| Born Vienna, Austria, Aug. 15, 1931. Died
Linz, Austria, March 10, 2003
Education: His father, member of a Vienna band, gave him first flute lessons in 1945. In 1946 he became private student of Adolf Ludwig, Vienna Symphony Orchestra solo flutist. Right during his first months he won considerable technical achievements and credits. In the 1946/1947 winter semester he passed the entry exam at the academy of music and performing arts (now University for Music and Performing Arts). Concert class (Josef Niedermayer and Hans Reznicek), Orchestral Training (Josef Krips and Hans Swarowsky), Composing and Instrument Theory (Alfred Uhl). Scherbaum also studied Piano, General Music Theory, Harmony Theory, Chamber Music, Form Theory, General History of Music, and Rhythm and Auditive Training. His first pieces were written during his years at the academy (for flute and piano), gladly - and quite often - performed by Hans Reznicek at various occasions.
Occupation: After the final exam (1951, summa cum laude), Scherbaum became first flute at the Opernstudio-Orchester (opera studio orchestra) of Hans Gabor. After a couple of overseas engagements and a 1952 season with the Bad Gastein Kurorchester, in the same year Scherbaum became solo flute at the Linzer Landestheater (later Bruckner Orchestra), where he stayed until his retirement in 1996.
Adolf Scherbaum was co-founder of the "Neues Ensemble Linz" and founded the "Linzer Bläserquintett" (Linz Five Winds), performing many of his chamber pieces throughout more than twenty years.
Honors: 1978 Medal of Merit of the Austrian Province of Upper Austria.
Concerts: Numerous broadcasts and studio recordings: ORF (Austrian Broadcast, Bremen Radio. In 1995 Scherbaum had his own regular radio broadcast ("Adolf Scherbaum Studio Drei"). The world premiere of his Concert for Oboe and Strings SWV 260 (1966) took place at the keystone ceremony of the Brucknerhaus (Linz concert house). Scherbaum's Preludium for Grand Orchestra and Organ SWV 633 (1969) was played when the Brucknerhaus opening took place on March 23, 1974.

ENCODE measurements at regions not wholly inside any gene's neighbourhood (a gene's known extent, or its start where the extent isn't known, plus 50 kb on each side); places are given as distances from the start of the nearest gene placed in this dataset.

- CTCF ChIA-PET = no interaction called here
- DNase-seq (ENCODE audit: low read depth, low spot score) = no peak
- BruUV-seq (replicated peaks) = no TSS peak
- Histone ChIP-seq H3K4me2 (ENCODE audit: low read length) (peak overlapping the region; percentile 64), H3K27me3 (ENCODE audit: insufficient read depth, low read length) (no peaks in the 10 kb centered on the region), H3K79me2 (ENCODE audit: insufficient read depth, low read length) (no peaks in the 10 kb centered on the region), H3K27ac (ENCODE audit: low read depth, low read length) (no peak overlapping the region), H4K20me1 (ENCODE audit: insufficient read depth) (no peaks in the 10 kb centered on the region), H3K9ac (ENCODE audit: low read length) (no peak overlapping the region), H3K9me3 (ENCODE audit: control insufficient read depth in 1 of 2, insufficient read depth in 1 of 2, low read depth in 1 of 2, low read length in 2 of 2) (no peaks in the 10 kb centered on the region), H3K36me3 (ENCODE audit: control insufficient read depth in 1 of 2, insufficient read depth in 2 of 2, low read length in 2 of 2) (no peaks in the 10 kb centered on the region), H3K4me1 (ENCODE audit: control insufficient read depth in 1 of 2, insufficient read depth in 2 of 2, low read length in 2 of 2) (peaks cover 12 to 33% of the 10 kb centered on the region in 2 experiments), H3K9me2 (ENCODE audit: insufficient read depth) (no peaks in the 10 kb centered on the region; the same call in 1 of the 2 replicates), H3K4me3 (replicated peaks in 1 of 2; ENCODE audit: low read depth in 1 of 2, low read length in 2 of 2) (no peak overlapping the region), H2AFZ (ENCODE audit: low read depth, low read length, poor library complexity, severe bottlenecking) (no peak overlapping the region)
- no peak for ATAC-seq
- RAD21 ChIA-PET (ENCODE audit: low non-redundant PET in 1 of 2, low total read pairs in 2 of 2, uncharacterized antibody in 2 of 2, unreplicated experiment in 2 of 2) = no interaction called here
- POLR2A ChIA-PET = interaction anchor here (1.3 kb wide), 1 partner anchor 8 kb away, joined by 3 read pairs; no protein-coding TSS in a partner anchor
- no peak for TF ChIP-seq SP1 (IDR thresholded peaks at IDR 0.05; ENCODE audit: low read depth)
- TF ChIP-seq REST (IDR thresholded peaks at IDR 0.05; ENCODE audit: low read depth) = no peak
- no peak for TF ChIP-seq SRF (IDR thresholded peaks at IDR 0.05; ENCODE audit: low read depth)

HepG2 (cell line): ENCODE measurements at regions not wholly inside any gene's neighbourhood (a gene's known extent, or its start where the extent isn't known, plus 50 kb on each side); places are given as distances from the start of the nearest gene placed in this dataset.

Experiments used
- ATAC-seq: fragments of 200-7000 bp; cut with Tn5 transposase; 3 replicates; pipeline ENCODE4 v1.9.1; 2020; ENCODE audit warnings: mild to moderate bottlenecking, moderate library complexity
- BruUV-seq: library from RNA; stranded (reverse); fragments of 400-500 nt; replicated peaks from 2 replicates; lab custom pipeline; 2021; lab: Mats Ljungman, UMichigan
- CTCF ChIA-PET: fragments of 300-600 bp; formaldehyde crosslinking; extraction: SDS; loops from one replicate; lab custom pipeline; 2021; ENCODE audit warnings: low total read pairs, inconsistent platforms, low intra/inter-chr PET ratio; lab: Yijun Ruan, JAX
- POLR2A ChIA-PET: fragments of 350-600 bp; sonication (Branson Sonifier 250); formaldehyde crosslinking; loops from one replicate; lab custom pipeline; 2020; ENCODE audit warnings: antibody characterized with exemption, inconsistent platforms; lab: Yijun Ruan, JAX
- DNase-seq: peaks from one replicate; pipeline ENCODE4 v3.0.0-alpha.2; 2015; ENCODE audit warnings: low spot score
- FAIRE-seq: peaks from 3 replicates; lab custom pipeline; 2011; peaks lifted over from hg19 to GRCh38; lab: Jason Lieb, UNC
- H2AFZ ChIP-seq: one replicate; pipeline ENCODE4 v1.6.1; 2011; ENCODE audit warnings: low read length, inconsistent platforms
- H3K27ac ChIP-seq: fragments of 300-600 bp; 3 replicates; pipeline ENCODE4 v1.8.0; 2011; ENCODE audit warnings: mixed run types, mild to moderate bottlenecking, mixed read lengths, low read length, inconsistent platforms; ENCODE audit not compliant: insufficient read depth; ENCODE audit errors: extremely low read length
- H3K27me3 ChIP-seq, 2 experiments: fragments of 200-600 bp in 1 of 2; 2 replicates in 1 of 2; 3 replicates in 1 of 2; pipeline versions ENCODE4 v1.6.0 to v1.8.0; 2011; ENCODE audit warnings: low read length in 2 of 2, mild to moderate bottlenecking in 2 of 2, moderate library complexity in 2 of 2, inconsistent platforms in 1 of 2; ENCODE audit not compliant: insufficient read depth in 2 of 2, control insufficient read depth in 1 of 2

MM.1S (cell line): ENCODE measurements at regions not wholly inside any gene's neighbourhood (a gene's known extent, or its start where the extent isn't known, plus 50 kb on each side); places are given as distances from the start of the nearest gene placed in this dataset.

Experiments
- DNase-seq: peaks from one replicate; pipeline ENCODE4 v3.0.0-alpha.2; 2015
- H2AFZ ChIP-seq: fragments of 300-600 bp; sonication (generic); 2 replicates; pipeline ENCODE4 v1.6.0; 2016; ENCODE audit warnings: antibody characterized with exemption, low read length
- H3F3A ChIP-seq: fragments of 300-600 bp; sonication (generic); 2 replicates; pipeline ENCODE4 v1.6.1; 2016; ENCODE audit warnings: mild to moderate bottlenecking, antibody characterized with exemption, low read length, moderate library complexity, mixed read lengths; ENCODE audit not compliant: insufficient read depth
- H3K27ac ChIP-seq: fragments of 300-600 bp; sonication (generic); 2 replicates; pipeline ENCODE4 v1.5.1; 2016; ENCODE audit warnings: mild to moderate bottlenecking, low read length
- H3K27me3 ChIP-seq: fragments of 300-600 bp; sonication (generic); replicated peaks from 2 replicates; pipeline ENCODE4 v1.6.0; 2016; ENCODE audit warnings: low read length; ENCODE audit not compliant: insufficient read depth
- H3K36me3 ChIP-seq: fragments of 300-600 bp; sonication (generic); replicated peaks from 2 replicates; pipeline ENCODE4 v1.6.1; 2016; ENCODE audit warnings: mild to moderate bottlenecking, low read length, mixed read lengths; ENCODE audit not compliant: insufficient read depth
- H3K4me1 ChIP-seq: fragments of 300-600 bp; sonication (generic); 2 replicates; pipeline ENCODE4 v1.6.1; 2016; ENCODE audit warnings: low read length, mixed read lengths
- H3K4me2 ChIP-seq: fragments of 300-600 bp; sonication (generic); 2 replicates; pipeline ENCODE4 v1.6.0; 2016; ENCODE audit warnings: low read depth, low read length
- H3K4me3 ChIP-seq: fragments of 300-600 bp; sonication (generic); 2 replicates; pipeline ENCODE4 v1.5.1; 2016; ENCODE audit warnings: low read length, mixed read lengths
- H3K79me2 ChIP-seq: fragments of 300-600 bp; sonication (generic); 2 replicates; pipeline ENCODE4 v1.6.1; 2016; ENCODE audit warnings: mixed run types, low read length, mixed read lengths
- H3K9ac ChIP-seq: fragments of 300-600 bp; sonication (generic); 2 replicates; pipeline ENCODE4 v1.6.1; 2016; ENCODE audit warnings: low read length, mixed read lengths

More concerts in Austria, Germany, The Netherlands, Spain and Japan were to follow.
Works: Adolf Scherbaum wrote close to 2000 works:
approx. 700 grand orchestra pieces (e. g. 95 flute, 38 piano, 34 violin, 18 trumpet, 17 oboe, 14 clarinet, 11 french horn, 6 bassoon, 3 trombone, 3 viola concerts), 11 symphonies, about 650 chamber music pieces (winds and strings), several masses, cantatas, songs, more than 300 solo pieces for virtually each and every standard orchestra instrument including grand organ, theatre and ballet music, popular music including variations, some 100 jazz band or jazz orchestra pieces as well as pop music pieces.
In his present vast number of works, Adolf Scherbaum has found the perfect harmony between his performing work as first flute in the Linz Bruckner Orchestra and his creative work...
OÖ Nachrichten, April 26, 1971
Thomas Kerbl was the solist of the 1971 piano concert of Adolf Scherbaum, performed as a world premiere to celebrate the renowned Linz composer's 60th birthday and which surprised us unfurling its remarkable power.
OÖ Nachrichten, August 1991
Peter Kapun (professor at the Anton Bruckner Private University Linz, flutist with the Bruckner Orchestra and performer of many Adolf Scherbaum pieces: "Scherbaum did not follow a specific music style when composing...which maybe is the secret of his success. The pieces are easy-listening, they are easy-playing...they just sound good!" Pianist Thomas Kerbl said, "his works reveal freshness, power and sprit. There is liveliness..."
The main period was between 1952 and 1995. In 1985, Adolf Scherbaum wrote, "The technique is as 20 years ago. No dodecaphonics, but free harmonies. I had always seen this method as my invention, even before my dodecaphonic period, and based all by pieces upon this..."
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